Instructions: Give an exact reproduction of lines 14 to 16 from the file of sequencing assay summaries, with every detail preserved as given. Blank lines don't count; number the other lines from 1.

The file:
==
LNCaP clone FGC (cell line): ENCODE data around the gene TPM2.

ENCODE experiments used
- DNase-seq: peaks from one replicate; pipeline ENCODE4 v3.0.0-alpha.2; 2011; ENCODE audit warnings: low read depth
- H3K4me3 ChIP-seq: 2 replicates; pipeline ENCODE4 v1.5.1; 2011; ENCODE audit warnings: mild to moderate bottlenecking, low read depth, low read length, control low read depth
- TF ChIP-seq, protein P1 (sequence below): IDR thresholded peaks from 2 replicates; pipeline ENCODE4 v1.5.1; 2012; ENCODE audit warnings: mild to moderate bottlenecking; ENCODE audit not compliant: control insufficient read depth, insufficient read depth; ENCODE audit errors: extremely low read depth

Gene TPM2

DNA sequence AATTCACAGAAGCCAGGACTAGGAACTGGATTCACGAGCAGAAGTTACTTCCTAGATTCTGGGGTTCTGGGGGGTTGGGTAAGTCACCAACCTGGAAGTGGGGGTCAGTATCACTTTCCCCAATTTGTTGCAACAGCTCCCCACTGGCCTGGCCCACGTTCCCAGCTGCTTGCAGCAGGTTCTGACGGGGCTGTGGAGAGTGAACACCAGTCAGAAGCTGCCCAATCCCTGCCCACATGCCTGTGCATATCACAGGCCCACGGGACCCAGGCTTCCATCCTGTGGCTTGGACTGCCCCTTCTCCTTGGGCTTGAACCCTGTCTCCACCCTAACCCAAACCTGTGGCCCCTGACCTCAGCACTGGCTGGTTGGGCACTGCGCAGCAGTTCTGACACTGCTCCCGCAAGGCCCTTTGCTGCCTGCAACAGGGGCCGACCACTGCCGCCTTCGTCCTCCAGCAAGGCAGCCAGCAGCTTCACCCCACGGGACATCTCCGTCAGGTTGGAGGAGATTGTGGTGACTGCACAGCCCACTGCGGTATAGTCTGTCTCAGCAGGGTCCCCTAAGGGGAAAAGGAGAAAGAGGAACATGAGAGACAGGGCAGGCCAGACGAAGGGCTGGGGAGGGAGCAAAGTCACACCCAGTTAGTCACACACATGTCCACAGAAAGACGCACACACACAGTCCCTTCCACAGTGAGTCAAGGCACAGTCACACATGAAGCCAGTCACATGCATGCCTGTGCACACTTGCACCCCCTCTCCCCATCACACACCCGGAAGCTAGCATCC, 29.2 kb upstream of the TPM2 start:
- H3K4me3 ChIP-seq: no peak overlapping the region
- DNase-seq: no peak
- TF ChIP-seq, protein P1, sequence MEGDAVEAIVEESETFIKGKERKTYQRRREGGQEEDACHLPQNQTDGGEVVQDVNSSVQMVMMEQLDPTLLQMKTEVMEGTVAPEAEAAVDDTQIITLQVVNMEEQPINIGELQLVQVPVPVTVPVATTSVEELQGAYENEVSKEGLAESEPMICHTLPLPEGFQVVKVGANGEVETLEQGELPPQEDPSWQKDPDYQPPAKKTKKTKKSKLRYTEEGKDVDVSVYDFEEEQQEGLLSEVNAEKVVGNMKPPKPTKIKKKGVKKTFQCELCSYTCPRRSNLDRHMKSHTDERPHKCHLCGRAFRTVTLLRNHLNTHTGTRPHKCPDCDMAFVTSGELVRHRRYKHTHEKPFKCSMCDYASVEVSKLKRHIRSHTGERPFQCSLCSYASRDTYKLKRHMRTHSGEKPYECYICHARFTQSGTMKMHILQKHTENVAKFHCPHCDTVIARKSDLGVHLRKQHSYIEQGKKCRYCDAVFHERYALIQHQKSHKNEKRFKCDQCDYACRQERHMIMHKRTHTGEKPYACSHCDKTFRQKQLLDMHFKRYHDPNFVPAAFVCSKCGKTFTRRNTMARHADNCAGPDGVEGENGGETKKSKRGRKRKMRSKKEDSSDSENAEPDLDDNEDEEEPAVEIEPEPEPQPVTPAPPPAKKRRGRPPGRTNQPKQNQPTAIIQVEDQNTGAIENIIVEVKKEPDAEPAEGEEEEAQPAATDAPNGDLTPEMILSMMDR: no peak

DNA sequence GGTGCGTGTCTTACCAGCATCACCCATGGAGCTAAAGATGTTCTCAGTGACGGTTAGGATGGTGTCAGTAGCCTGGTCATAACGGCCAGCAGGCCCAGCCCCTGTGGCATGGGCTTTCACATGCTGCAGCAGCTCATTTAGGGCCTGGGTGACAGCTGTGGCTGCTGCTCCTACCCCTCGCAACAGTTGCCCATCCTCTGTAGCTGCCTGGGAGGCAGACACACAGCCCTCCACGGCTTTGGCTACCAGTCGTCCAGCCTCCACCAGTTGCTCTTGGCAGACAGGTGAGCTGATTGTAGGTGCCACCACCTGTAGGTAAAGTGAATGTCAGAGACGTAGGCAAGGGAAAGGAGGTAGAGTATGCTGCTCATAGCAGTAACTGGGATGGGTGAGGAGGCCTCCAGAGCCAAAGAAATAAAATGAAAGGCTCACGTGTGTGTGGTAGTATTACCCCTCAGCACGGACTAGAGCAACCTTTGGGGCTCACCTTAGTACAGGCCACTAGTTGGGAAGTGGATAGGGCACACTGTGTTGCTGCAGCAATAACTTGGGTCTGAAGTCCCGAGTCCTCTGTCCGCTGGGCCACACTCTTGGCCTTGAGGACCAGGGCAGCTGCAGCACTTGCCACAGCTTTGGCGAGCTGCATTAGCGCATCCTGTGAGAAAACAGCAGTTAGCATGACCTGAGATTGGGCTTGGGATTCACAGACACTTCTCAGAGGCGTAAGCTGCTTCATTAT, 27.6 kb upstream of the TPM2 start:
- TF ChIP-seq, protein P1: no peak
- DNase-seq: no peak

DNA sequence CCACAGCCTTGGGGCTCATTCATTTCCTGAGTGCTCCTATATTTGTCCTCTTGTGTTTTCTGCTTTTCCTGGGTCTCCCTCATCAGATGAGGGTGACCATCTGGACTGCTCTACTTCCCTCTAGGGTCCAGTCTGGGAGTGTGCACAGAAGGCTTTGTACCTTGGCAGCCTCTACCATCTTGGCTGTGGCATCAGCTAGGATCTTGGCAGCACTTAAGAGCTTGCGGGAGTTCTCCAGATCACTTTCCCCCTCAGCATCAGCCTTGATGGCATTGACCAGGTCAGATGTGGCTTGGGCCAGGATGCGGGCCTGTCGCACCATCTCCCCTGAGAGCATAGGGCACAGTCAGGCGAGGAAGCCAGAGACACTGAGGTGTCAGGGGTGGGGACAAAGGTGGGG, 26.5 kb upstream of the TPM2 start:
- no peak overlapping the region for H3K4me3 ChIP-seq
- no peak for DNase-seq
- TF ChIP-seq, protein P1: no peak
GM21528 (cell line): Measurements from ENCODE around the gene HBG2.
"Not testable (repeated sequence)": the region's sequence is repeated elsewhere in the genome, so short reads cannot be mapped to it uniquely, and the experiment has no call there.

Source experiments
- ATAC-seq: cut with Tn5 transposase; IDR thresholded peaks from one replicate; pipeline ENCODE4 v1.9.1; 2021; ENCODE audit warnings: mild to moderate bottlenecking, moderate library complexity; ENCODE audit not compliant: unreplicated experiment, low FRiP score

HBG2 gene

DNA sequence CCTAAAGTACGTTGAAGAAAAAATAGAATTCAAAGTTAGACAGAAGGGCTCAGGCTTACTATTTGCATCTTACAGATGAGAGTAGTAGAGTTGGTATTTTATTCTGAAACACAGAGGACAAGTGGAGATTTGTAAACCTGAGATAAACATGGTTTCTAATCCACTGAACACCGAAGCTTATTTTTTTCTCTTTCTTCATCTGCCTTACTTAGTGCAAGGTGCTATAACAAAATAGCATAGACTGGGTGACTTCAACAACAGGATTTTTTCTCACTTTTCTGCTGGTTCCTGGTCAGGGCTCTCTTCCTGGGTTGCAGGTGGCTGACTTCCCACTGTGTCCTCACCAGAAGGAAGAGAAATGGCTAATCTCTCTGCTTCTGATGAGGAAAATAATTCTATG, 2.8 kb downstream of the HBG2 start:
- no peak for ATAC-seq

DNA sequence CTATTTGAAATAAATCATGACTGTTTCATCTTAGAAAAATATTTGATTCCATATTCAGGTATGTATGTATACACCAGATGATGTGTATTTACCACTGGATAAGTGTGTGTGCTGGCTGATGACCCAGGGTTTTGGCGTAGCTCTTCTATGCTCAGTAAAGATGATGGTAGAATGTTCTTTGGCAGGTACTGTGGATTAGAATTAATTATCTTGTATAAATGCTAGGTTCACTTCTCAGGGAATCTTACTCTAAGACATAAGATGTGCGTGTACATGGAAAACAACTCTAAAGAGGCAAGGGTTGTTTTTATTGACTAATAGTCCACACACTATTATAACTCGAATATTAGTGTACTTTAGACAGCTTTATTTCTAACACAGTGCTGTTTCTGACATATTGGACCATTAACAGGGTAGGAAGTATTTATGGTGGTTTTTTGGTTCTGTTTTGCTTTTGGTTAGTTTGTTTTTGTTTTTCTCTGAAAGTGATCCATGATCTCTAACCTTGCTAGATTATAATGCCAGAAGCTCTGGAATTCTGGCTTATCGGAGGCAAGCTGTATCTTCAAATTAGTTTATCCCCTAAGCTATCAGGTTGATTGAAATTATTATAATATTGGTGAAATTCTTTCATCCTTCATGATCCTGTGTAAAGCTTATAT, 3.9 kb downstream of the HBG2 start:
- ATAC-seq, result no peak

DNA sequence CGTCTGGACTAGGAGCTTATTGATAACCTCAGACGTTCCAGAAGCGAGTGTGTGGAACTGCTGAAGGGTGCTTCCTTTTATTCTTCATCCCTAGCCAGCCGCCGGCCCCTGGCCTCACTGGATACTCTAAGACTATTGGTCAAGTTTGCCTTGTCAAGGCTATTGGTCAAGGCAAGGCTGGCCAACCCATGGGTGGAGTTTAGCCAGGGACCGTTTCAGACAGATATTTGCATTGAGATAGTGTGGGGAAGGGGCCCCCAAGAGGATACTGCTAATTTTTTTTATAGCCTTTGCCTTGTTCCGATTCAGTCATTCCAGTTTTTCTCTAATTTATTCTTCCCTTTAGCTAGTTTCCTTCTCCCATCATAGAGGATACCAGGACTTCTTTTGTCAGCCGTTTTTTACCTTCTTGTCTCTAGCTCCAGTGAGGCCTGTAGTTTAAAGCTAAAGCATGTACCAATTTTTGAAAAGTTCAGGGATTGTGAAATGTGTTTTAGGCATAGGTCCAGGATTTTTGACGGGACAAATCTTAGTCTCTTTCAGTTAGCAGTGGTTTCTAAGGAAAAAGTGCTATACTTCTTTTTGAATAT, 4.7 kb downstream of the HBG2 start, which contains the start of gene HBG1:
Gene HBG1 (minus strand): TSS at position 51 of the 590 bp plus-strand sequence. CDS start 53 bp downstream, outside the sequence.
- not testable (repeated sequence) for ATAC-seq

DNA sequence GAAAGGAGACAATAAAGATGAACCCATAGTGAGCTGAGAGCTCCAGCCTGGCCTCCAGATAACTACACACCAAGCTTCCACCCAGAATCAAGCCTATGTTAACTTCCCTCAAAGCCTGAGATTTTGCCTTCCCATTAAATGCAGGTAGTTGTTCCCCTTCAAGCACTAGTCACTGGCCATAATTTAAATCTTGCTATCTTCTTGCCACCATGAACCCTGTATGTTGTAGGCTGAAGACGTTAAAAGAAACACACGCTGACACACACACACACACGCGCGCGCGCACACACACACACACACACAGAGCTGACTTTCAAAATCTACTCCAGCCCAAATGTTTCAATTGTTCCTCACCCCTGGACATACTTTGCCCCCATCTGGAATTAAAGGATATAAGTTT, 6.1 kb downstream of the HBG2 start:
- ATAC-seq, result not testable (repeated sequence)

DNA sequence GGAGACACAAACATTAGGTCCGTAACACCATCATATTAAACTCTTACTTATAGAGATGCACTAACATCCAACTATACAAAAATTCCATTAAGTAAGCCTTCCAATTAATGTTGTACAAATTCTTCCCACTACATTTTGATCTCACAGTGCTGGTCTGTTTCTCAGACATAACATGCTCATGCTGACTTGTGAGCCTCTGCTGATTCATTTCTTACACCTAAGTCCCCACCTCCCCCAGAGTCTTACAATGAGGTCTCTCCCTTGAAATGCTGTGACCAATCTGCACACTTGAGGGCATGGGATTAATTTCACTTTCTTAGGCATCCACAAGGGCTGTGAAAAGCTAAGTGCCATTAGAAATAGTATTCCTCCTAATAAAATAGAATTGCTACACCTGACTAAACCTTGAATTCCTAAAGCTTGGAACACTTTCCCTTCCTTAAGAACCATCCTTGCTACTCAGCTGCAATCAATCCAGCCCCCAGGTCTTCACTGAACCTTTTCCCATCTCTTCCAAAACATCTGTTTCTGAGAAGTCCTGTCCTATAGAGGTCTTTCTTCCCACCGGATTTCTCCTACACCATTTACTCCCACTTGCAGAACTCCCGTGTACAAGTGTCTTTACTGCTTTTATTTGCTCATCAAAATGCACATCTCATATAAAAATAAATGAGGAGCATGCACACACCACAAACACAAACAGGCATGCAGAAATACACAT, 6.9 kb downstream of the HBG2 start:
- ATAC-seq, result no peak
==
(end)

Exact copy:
DNA sequence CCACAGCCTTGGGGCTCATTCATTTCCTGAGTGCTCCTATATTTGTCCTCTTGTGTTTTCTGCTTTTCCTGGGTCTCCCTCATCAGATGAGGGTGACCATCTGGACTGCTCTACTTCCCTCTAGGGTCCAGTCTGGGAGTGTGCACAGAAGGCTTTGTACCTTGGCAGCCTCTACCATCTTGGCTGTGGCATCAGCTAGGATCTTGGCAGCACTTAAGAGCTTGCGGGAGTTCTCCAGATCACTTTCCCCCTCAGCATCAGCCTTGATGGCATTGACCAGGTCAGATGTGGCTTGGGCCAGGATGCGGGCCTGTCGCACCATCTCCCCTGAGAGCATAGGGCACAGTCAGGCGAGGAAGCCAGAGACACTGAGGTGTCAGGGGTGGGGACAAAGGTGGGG, 26.5 kb upstream of the TPM2 start:
- no peak overlapping the region for H3K4me3 ChIP-seq
- no peak for DNase-seq